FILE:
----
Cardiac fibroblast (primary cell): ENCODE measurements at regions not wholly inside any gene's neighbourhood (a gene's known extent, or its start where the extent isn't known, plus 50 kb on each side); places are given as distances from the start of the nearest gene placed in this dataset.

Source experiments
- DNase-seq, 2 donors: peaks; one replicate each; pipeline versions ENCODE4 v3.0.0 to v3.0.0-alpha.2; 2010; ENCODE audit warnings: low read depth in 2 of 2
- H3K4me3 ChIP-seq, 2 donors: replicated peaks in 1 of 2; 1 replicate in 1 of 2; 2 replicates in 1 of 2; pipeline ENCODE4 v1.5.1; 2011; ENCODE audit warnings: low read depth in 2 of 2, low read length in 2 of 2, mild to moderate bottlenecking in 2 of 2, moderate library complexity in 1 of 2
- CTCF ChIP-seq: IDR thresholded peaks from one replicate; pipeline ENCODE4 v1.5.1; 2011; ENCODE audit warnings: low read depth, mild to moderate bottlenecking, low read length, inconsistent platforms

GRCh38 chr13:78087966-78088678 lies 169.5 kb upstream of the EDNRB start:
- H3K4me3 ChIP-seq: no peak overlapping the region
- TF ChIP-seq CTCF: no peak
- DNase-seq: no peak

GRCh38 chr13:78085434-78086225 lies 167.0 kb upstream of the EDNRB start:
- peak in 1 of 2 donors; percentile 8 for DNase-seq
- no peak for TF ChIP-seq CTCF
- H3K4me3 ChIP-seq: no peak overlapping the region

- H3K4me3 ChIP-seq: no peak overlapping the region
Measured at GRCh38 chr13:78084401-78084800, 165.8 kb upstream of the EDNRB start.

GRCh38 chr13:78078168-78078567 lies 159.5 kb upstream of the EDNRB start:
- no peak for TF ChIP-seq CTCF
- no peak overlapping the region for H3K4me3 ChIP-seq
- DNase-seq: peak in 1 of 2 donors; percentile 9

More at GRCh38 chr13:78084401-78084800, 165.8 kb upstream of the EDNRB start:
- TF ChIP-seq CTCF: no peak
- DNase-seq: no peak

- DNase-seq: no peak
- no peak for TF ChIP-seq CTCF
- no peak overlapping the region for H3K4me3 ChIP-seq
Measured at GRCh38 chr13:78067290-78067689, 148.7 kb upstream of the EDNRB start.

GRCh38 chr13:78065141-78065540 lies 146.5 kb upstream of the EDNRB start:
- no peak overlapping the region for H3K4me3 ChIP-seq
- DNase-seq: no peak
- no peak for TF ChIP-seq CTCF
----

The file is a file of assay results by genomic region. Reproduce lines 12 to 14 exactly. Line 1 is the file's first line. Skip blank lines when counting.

- no peak for TF ChIP-seq CTCF
- H3K4me3 ChIP-seq: no peak overlapping the region

- H3K4me3 ChIP-seq: no peak overlapping the region